At the confluence of Fjord du Saguenay and the St Lawrence River estuary is Saguenay-St Lawrence Marine Park (established in 1998, 1138 km2). In 1990 the federal and Québec governments agreed to establish the marine park and that it is to be co-managed by the federal and provincial governments. The park consists of most of the riverbed of Fjord du Saguenay as well as the northern half of the St Lawrence estuary. Parc du Saguenay runs parallel on either side the park in the fjord.

Natural History

The fjord is geographically unique because it is Canada's most southerly and the majority of the others flow directly into oceans. Where the Saguenay River flows into the St Lawrence, there is an abundance of life, including over 300 freshwater and marine species. Oceanographic conditions found between Les Escoumins and Tadoussac favour the concentration of krill and plankton. Thus, seals, whales (minke, beluga, fin, blue) and seabirds are attracted to the area to feed and can be observed during the summer.

Human History

Where the 2 rivers meet, Aboriginal people have also met for at least 5500 years to exploit the marine resources. Later, Basque whalers hunted whales as far up the St Lawrence as the Saguenay. With the arrival of the fur trade came other European hunters exploiting the porpoise population. The St Lawrence River was, and continues to be, integral to the history and development of Canada; after 1840, commercial navigation began to plow the Saguenay.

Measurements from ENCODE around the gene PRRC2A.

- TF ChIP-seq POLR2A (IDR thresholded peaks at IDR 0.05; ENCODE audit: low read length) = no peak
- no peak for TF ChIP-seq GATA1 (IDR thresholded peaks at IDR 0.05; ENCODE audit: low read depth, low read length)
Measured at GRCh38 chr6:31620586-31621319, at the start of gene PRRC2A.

Facilities

Two interpretation and observation centres overlook the estuary (Cap de Bon-Désir) and the confluence (Pointe-Noire), where one can observe the marine mammals and seabirds. The interpretation centre at Rivière Éternité is part of the Provincial Park. Cruise vessels, pleasure boating, scuba diving, sea kayaking and walking on the many trails, including one from the mouth of the Saguenay to Baie Éternité, allows one to explore the park.